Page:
"Doubtless," said I, "what it utters is its only stock and store,
Caught from some unhappy master whom unmerciful Disaster
Followed fast and followed faster till his songs one burden bore-
Till the dirges of his Hope that melancholy burden bore
Of 'Never- nevermore'."

But the Raven still beguiling all my fancy into smiling,
Straight I wheeled a cushioned seat in front of bird, and bust and
door; Then upon the velvet sinking, I betook myself to linking
Fancy unto fancy, thinking what this ominous bird of yore-
What this grim, ungainly, ghastly, gaunt and ominous bird of yore
Meant in croaking "Nevermore."

This I sat engaged in guessing, but no syllable expressing
To the fowl whose fiery eyes now burned into my bosom's core;
This and more I sat divining, with my head at ease reclining
On the cushion's velvet lining that the lamplight gloated o'er,
But whose velvet violet lining with the lamplight gloating o'er,
She shall press, ah, nevermore!

Then methought the air grew denser, perfumed from an unseen censer
Swung by Seraphim whose footfalls tinkled on the tufted floor.
"Wretch," I cried, "thy God hath lent thee- by these angels he hath sent thee
Respite- respite and nepenthe, from thy memories of Lenore!
Quaff, oh quaff this kind nepenthe and forget this lost Lenore!"
Quoth the Raven, "Nevermore."

"Prophet!" said I, "thing of evil!- prophet still, if bird or devil!-
Whether Tempter sent, or whether tempest tossed thee here ashore,
Desolate yet all undaunted, on this desert land enchanted-
On this home by horror haunted- tell me truly, I implore-
Is there- is there balm in Gilead?- tell me- tell me, I implore!"
Quoth the Raven, "Nevermore."

"Prophet!" said I, "thing of evil- prophet still, if bird or devil!
By that Heaven that bends above us- by that God we both adore-
Tell this soul with sorrow laden if, within the distant Aidenn,
It shall clasp a sainted maiden whom the angels name Lenore -
Clasp a rare and radiant maiden whom the angels name Lenore."
Quoth the Raven, "Nevermore."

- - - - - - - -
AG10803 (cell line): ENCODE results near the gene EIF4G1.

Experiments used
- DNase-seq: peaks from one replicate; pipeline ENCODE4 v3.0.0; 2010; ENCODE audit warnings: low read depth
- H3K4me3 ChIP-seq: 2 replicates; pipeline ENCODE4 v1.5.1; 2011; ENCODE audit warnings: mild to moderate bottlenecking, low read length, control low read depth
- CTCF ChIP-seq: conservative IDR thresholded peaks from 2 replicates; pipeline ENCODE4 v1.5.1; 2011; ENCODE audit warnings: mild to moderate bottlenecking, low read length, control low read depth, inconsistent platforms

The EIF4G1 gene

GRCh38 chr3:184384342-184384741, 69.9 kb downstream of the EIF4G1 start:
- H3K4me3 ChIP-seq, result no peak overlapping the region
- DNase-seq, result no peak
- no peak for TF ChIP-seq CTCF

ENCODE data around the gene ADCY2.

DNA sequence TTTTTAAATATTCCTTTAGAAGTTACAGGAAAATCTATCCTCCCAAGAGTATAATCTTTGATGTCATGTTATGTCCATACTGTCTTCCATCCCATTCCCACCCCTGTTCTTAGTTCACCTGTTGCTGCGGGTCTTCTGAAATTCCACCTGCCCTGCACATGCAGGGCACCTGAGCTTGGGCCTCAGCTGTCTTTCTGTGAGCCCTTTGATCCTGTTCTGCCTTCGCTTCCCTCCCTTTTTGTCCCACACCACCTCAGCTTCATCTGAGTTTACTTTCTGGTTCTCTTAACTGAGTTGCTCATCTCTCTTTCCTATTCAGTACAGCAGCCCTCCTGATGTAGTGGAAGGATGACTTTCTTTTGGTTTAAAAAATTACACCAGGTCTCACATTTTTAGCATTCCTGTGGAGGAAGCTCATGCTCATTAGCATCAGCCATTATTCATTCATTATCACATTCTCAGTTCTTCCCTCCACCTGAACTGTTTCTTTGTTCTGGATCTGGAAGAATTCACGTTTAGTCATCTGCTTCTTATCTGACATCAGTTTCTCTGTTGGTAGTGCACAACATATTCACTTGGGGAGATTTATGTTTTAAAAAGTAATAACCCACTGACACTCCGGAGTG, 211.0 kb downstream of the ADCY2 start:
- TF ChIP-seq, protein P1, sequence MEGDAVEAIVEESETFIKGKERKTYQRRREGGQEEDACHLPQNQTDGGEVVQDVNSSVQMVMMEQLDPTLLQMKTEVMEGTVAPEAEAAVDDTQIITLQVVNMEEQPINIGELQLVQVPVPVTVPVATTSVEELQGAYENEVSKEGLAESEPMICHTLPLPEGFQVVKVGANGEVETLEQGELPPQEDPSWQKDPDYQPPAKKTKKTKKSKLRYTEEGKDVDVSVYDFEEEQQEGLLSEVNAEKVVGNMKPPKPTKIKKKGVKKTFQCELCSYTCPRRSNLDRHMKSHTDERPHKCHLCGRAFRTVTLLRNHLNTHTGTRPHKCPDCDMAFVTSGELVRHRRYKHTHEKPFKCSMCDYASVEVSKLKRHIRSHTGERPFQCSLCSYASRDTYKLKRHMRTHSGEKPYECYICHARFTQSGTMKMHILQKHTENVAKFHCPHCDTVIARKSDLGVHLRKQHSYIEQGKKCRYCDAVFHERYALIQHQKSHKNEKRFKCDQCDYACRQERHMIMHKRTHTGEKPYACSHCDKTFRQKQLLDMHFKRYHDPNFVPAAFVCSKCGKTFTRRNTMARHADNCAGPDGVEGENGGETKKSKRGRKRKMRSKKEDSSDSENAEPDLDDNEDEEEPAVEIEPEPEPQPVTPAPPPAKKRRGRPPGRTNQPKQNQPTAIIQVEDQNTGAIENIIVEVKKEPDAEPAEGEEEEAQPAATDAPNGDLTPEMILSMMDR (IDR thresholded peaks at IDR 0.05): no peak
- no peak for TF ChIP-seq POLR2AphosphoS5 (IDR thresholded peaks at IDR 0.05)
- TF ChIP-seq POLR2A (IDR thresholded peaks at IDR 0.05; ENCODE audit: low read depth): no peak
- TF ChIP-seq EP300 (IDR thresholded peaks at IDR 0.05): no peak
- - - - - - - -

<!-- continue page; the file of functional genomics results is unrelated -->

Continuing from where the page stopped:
"By that word our sign of parting, bird or fiend!" I shrieked, upstarting -
"Get thee back into the tempest and the Night's Plutonian shore!
Leave no black plume as a token of that lie thy soul hath spoken!
Leave my loneliness unbroken!- quit the bust above my door!
Take thy beak from out my heart, and take thy form from off my door!"
Quoth the Raven, "Nevermore."

And the Raven, never flitting, still is sitting, still is sitting
On the pallid bust of Pallas just above my chamber door;
And his eyes have all the seeming of a demon's that is dreaming,
And the lamplight o'er him streaming throws his shadow on the floor;
And my soul from out that shadow that lies floating on the floor
Shall be lifted- nevermore!

---1845


 
To Helen
by Edgar Allan Poe
 

Helen, thy beauty is to me
Like those Nicean barks of yore,
That gently, o'er a perfumed sea,
The weary, wayworn wanderer bore
To his own native shore.

On desperate seas long wont to roam,
Thy hyacinth hair, thy classic face,
Thy Naiad airs have brought me home
To the glory that was Greece
And the grandeur that was Rome.

Lo! in yon brilliant window-niche
How statue-like I see thee stand,
The agate lamp within thy hand!
Ah, Psyche, from the regions which
Are Holy Land!

---1831


Sonnet - To Science
by Edgar Allan Poe
  Science! True daughter of Old Time thou art!
Who alterest all things with thy peering eyes.
Why preyest thou thus upon the poet's heart,
Vulture, whose wings are dull realities?
How should he love thee? Or how deem thee wise,
Who wouldst not leave him in his wandering
To seek for treasure in the jewelled skies,
Albeit he soared with an undaunted wing?
Hast thou not dragged Diana from her car?
And driven the Hamadryad from the wood
To seek a shelter in some happier star?
Hast thou not torn the Naiad from her flood,
The Elfin from the green grass, and from me
The summer dream beneath the tamarind tree?

Eulalie
by Edgar Allan Poe
  I dwelt alone
In a world of moan,
And my soul was a stagnant tide,
Till the fair and gentle Eulalie became my blushing bride-
Till the yellow-haired young Eulalie became my smiling bride.

Ah, less- less bright
The stars of the night
Than the eyes of the radiant girl!
That the vapor can make
With the moon-tints of purple and pearl,
Can vie with the modest Eulalie's most unregarded curl-
Can compare with the bright-eyed Eulalie's most humble and careless
curl.

Now Doubt- now Pain
Come never again,
For her soul gives me sigh for sigh,
And all day long
Shines, bright and strong,
Astarte within the sky,
While ever to her dear Eulalie upturns her matron eye-
While ever to her young Eulalie upturns her violet eye.

poebirthplace
This plaque marks the approximate location where Edgar Poe was born in Boston, Massachusett. Photo by Swampyank.
(Used here under the terms of the Creative Commons Attribution-ShareAlike 3.0 License

poehouse
Poe spent the last few years of his life in a small cottage in the Bronx,
New York. Photo by Zoirusha
(This picture has been released into the public domain.)

poegrave
Edgar Allan Poe's grave, Baltimore Maryland. Photo by Eixo.
(This picture has been released into the public domain.)

poehs
The Edgar Allan Poe National Historic Site in Philadelphia is one of
several preserved former residences of Poe. Photo by Midnightdreary.
(This picture has been released into the public domain.)